Insults Cannot Hurt the Wise

Seneca, De Constantia 5

“Serenus, if it seems apt to you, we need to distinguish injury from insult. The first is more serious by its nature and the other is lighter and an issue only for the overly sensitive because people are not wounded but offended. Some spirits are nevertheless so fragile and vain that they believe nothing is more bitter. For this reason you will find an enslaved person who would prefer lashes to fists and believes death and beatings more tolerable than insulting words.

The situation has gone to such a point of ridiculousness that we are harmed not just by pain but by opinion about pain like children whom dark shadows and the appearance of masks or changed appearances terrify! We are people moved to tears by somewhat painful words touching our ears, by rude signs with fingers, and other things which the ignorant rush from in panicked error.

Injury means to do someone evil; but wisdom allows no space for evil because the only evil it recognizes is debasement, which is incapable of entering anywhere virtue and truth already live.”

Dividamus, si tibi videtur, Serene, iniuriam a contumelia. Prior illa natura gravior est, haec levior et tantum delicatis gravis, qua non laeduntur homines sed offenduntur. Tanta est tamen animorum dissolutio et vanitas, ut quidam nihil acerbius putent. Sic invenies servum qui flagellis quam colaphis caedi malit et qui mortem ac verbera tolerabiliora credat quam contumeliosa verba. Ad tantas ineptias perventum est, ut non dolore tantum sed doloris opinione vexemur more puerorum, quibus metum incutit umbra et personarum deformitas et depravata facies, lacrimas vero evocant nomina parum grata auribus et digitorum motus et alia quae impetu quodam erroris improvidi refugiunt. Iniuria propositum hoc habet aliquem malo adficere; malo autem sapientia non relinquit locum, unum enim illi malum est turpitudo, quae intrare eo ubi iam virtus honestumque est non potest.

File:Bust of Seneca, Italian c.1700, Albertinum, Dresden.jpg
Bust of Seneca, Italian c.1700, Albertinum, Dresden

Insults Cannot Hurt the Wise

Seneca, De Constantia 5

“Serenus, if it seems apt to you, we need to distinguish injury from insult. The first is more serious by its nature and the other is lighter and an issue only for the overly sensitive because people are not wounded but offended. Some spirits are nevertheless so fragile and vain that they believe nothing is more bitter. For this reason you will find an enslaved person who would prefer lashes to fists and believes death and beatings more tolerable than insulting words.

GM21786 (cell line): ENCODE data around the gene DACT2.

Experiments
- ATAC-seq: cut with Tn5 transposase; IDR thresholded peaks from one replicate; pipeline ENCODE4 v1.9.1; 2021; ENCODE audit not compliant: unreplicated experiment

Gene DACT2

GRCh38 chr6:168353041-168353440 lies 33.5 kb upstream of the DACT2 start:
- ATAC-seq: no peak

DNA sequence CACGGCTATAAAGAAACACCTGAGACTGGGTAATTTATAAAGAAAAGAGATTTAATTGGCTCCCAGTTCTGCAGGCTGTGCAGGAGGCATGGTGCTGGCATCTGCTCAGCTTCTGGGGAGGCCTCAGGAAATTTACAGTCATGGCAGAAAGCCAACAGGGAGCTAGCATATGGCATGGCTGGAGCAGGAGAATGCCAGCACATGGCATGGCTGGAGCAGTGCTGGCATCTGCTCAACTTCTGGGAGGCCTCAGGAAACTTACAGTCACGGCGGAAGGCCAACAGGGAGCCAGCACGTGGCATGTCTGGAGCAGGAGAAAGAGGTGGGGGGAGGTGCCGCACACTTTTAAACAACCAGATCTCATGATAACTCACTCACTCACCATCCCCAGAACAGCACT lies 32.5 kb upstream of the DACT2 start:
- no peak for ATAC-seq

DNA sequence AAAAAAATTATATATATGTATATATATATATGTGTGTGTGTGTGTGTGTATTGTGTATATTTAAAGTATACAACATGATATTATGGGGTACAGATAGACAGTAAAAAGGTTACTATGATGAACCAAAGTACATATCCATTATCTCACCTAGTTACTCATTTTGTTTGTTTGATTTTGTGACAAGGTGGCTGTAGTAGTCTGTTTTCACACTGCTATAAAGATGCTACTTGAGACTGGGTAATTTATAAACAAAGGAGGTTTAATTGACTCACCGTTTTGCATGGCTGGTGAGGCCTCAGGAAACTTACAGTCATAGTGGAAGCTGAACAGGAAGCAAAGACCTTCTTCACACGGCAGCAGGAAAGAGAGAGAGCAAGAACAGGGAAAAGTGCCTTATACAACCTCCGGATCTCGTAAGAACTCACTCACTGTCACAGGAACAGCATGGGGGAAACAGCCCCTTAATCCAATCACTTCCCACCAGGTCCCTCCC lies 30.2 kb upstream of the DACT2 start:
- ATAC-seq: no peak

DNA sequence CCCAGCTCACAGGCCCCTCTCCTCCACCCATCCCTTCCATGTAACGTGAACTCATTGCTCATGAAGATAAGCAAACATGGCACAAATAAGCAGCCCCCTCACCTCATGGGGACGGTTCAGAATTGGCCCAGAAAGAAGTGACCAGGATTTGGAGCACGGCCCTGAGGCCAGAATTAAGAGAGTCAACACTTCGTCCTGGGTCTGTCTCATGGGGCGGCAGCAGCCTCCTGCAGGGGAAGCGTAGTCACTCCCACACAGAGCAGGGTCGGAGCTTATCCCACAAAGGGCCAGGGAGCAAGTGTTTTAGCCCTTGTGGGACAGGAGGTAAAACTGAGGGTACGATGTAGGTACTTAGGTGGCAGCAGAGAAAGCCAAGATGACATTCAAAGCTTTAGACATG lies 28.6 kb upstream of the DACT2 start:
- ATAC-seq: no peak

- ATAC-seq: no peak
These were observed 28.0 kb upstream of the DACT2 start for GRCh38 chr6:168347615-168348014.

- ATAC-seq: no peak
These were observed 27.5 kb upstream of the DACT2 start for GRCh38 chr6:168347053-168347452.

The situation has gone to such a point of ridiculousness that we are harmed not just by pain but by opinion about pain like children whom dark shadows and the appearance of masks or changed appearances terrify! We are people moved to tears by somewhat painful words touching our ears, by rude signs with fingers, and other things which the ignorant rush from in panicked error.

Injury means to do someone evil; but wisdom allows no space for evil because the only evil it recognizes is debasement, which is incapable of entering anywhere virtue and truth already live.”

Dividamus, si tibi videtur, Serene, iniuriam a contumelia. Prior illa natura gravior est, haec levior et tantum delicatis gravis, qua non laeduntur homines sed offenduntur. Tanta est tamen animorum dissolutio et vanitas, ut quidam nihil acerbius putent. Sic invenies servum qui flagellis quam colaphis caedi malit et qui mortem ac verbera tolerabiliora credat quam contumeliosa verba. Ad tantas ineptias perventum est, ut non dolore tantum sed doloris opinione vexemur more puerorum, quibus metum incutit umbra et personarum deformitas et depravata facies, lacrimas vero evocant nomina parum grata auribus et digitorum motus et alia quae impetu quodam erroris improvidi refugiunt. Iniuria propositum hoc habet aliquem malo adficere; malo autem sapientia non relinquit locum, unum enim illi malum est turpitudo, quae intrare eo ubi iam virtus honestumque est non potest.

File:Bust of Seneca, Italian c.1700, Albertinum, Dresden.jpg
Bust of Seneca, Italian c.1700, Albertinum, Dresden

Boy-Cheaters and Sons-of-Virtue Seekers: Some Crazy Greek Compounds

For your afternoon edification: some crazy Greek compounds:

“Sons of eye-brow raisers, men-with-noses-affixed-to-beards
Coarse-beard-growers, sons-of-casserole-thieves
Face-garment-blockers, barefoot-oil-lamp-lookers,
Nocturnal-secret-eaters, nocturnal-alley-walkers
Boy-cheaters, syllable-question-yakkers,
Stupid-belief-philosophers, sons-of-virtue-seekers

ὀφρυανασπασίδαι, ῥινεγκαταπηξιγένειοι,
σακκογενειοτρόφοι καὶ λοπαδαρπαγίδαι,
εἱματανωπερίβαλλοι, ἀνηλιποκαιβλεπέλαιοι,
νυκτιλαθραιοφάγοι, νυκτιπαταιπλάγιοι,
μειρακιεξαπάται <καὶ> συλλαβοπευσιλαληταί,
δοξοματαιόσοφοι, ζηταρετησιάδαι.

From an epigram quoted in Athenaeus’ Deipnosophists (162a-b)

Greek Anthology 16.112: My Sick Portrait Artist, Another Odysseus

Ep. 16.112

 

“My sculptor is more hateful than all the Dannaans: he’s another Odysseus,
since he made me a memento of a wretched and ruinous sickness.
The stone—rough, dirty, sick and drawn—wasn’t enough
But he has even shaped my pain in bronze.”

 

᾿Εχθρὸς ὑπὲρ Δαναοὺς πλάστης ἐμός, ἄλλος ᾿Οδυσσεύς,
ὅς μ’ ἔμνησε κακῆς οὐλομένης τε νόσου.
οὐκ ἤρκει πέτρη, τρῦχος, λύθρον, ἕλκος, ἀνίη,
ἀλλὰ καὶ ἐν χαλκῷ τὸν πόνον εἰργάσατο.